"The most important rule is to respect your fellow Fotologgers (and everyone else for that matter). Don't post obscene, hateful or mean photos. Don't say nasty things in photo captions or guestbooks. Don't post other people's photos without their permission. And, as we said, we want our families to enjoy this site. That doesn't mean you can only post pictures of babies and puppies. We encourage you to post some interesting, intriguing, artistic edgy stuff. But, if you post photos that contain things like nudity, explicit sexual content, bondage, self mutilation, obscene gestures, gory injuries, etc., we're going to make you take them back down."

It is a remarkable service, free and freeing, inviting and intriguing, safe and, most important, all in the spirit of fun.

This game sucks

It's called "The Dyson Telescope Game." It's a series of puzzles, the object of which is to move a ball into a hole by figuring out the correct sequence of pushes. The pushers are telescoping rods located at different places in the puzzle grid.

As a game, it's quite respectable. The puzzles are challenging, There are increasing levels of difficulty (and more promised). The interface is intuitive. The exercise of perception and deduction is engaging. It may not be a great puzzle. There are other puzzles like it. But what makes it unique, and worthy of our collective attention, is that it's not just a puzzle, but an advertisement. For a vacuum cleaner, no less.

The Dyson Telescope has nothing to do with astronomy. It's a feature of the high-tech Dyson Vacuum Cleaner - a telescoping wand that expands or contracts for easy storage. Some relatively brilliant marketing person apparently thought that making a game out of the expanding and contracting of it all would attract attention to the many marvels of advanced vacuuming embodied by Dyson technology.

For the fun community at large, what's perhaps the most noteworthy about this whole campaign is that it works. The game is kind of fun. And the kind-of-fun of it makes you want to learn more about the kind of fun to be had with the higher technologies of the Dyson vacuum cleaner. Even though the game has little to do with household hygiene, even though you can play the whole game without ever knowing that it's about a vacuum cleaner, it's a fun invitation, and it's an invitation to fun. Which is precisely what we're all about.

The Happiest People

This is a picture of hand made toys made by the hands of kids in Nigeria and Senegal. It comes from a collection called: "The Art of Play: Recycled Toys from Around the World." I like this picture a lot, because it says something about happiness. Something like: "happiness is where you make it."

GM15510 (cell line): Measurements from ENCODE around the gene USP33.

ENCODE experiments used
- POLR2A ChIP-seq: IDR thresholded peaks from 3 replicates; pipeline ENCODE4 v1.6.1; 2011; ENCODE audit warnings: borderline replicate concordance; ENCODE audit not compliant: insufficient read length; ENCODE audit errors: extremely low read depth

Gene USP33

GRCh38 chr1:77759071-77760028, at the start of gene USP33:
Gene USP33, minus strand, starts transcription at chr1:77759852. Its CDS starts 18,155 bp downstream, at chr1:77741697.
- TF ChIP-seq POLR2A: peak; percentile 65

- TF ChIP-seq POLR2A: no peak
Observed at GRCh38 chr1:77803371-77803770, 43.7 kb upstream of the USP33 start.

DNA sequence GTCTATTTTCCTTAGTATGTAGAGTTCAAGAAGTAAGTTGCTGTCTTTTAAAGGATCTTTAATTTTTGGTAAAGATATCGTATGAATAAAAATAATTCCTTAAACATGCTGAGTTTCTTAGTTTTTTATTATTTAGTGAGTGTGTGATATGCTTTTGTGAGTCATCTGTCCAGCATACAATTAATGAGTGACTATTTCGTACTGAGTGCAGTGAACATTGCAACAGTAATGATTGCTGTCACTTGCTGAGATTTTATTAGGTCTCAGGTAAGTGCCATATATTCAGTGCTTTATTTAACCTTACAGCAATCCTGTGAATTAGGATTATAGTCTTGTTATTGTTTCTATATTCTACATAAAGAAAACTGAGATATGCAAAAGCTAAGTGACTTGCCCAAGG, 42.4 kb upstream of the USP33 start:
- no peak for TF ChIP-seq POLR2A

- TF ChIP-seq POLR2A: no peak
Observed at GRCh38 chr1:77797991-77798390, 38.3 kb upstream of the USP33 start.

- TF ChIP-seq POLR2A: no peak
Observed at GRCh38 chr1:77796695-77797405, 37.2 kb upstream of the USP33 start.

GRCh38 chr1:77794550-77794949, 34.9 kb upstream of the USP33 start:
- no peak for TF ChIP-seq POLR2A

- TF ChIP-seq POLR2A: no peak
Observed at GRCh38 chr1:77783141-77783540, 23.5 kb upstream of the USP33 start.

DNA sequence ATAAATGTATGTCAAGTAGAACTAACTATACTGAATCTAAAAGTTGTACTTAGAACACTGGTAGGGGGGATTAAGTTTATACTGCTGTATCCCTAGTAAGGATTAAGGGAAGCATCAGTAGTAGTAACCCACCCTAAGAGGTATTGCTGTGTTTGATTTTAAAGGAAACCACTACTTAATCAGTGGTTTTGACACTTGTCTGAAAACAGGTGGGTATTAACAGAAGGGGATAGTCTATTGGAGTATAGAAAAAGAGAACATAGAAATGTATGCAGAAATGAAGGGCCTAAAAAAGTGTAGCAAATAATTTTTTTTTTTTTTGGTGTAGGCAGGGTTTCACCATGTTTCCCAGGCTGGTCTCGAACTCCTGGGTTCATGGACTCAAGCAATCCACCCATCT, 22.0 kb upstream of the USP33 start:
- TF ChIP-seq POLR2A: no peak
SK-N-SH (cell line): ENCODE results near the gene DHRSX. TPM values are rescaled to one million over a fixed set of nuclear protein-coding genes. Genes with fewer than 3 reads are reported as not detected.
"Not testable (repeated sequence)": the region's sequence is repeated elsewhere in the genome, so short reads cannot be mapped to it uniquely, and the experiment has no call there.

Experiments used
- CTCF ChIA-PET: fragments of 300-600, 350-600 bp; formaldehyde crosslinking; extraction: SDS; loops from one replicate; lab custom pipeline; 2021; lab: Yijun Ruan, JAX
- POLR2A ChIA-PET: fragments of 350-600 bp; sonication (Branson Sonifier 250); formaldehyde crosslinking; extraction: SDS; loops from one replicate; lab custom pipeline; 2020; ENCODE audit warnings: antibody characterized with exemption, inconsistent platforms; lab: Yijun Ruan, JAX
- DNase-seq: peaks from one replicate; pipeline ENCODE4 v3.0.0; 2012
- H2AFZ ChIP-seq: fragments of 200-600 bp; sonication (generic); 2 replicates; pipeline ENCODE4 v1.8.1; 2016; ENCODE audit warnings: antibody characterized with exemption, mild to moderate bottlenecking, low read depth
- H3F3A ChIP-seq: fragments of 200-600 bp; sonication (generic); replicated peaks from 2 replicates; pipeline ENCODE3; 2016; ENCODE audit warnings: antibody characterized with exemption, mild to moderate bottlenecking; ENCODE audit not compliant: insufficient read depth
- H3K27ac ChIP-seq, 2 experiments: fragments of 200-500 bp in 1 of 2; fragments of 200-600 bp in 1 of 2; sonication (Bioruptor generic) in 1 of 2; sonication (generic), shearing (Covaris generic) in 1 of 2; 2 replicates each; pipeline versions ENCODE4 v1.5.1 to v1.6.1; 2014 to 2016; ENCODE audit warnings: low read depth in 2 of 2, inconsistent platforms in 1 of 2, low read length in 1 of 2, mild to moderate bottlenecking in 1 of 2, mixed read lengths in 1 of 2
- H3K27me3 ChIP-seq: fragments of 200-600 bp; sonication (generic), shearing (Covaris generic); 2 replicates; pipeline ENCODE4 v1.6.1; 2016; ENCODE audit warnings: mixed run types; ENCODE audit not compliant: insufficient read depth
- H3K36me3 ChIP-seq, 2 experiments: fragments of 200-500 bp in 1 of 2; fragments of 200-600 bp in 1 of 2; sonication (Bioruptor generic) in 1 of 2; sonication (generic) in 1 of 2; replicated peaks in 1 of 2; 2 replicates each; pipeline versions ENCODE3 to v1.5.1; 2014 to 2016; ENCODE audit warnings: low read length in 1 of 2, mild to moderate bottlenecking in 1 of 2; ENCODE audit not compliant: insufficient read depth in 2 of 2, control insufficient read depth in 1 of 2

And, according to this story, Nigeria is the place where happiness is being made most often. The US scored 16th. The U.K. 24th. Here we are, probably the wealthiest and most technologically advanced country in the world, and those Nigerians, with their civil wars and poverty, are happier than we are. What does that tell us?

One thing it definitely tells us: "Survey after survey has shown that the desire for material goods, which has increased hand in hand with average income, is a happiness suppressant."

Maybe it's time to take happiness seriously. Fortunately, we are about a click away from those who are doing so already. Like the World Database of Happiness which includes vast amounts of research and an extensive bibliography of more studies, and Authentic Happiness, a site devoted to a new, and very welcome movement in psychology, started by Martin Seligmen, author of the book by the same name.

The Dancing Referee

One of my favorite UK correspondents found a faith-restoring clip of a dancing referee. Well, he's not really dancing. He's refereeing a soccer match. The musical accompaniment and the artful cutting makes it look like he's dancing. And yet, some of his movements are exceptionally dance-like, unnecessarily graceful, downright exuberant.

It's less a testimony to soccer than it is to the human spirit. The fun of soccer belongs to the players and fans. The officials are there, not to have fun, but to keep the way clear so that fun can be had by others. They allow the players to leave aside concerns about fairness and safety, so that they can focus everything, everything on the game. But refereeing is often a difficult role, one that leads to argument and bitterness, insult and injury. To find a space for joy in all this, to transform yourself from an official to a performer, requires courage and commitment and deep enjoyment. It kind of makes you think that anyone, regardless of role or position or function or job, can find fun, if fun is what that person is ready to find.

It's probably useful to note that not all sports require referees. There's at least one I know of that asks players to be their own referees. It's called "Ultimate Frisbee." Though the Dancing Referee is a testimony to the human spirit, Ultimate Frisbee offers us another testimony, to what they call the "Spirit of the Game." To understand fun, we must find ways to celebrate both.

Moving Stones

I came across a game called "Moving Stones" and was, well, moved by it. It's one of those "subtly fun" games, involving, as the author explains: